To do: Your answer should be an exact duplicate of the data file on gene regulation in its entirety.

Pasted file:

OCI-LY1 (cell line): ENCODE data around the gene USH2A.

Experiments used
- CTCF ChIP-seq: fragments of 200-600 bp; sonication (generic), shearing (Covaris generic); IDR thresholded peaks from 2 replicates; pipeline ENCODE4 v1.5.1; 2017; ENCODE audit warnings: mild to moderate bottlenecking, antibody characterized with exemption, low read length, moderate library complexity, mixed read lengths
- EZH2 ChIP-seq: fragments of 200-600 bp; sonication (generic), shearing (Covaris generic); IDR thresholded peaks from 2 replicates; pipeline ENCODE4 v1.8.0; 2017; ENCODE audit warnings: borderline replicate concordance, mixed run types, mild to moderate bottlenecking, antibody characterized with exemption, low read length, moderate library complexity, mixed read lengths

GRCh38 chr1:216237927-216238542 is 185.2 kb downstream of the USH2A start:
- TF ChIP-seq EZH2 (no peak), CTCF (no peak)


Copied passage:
OCI-LY1 (cell line): ENCODE data around the gene USH2A.

Experiments used
- CTCF ChIP-seq: fragments of 200-600 bp; sonication (generic), shearing (Covaris generic); IDR thresholded peaks from 2 replicates; pipeline ENCODE4 v1.5.1; 2017; ENCODE audit warnings: mild to moderate bottlenecking, antibody characterized with exemption, low read length, moderate library complexity, mixed read lengths
- EZH2 ChIP-seq: fragments of 200-600 bp; sonication (generic), shearing (Covaris generic); IDR thresholded peaks from 2 replicates; pipeline ENCODE4 v1.8.0; 2017; ENCODE audit warnings: borderline replicate concordance, mixed run types, mild to moderate bottlenecking, antibody characterized with exemption, low read length, moderate library complexity, mixed read lengths

GRCh38 chr1:216237927-216238542 is 185.2 kb downstream of the USH2A start:
- TF ChIP-seq EZH2 (no peak), CTCF (no peak)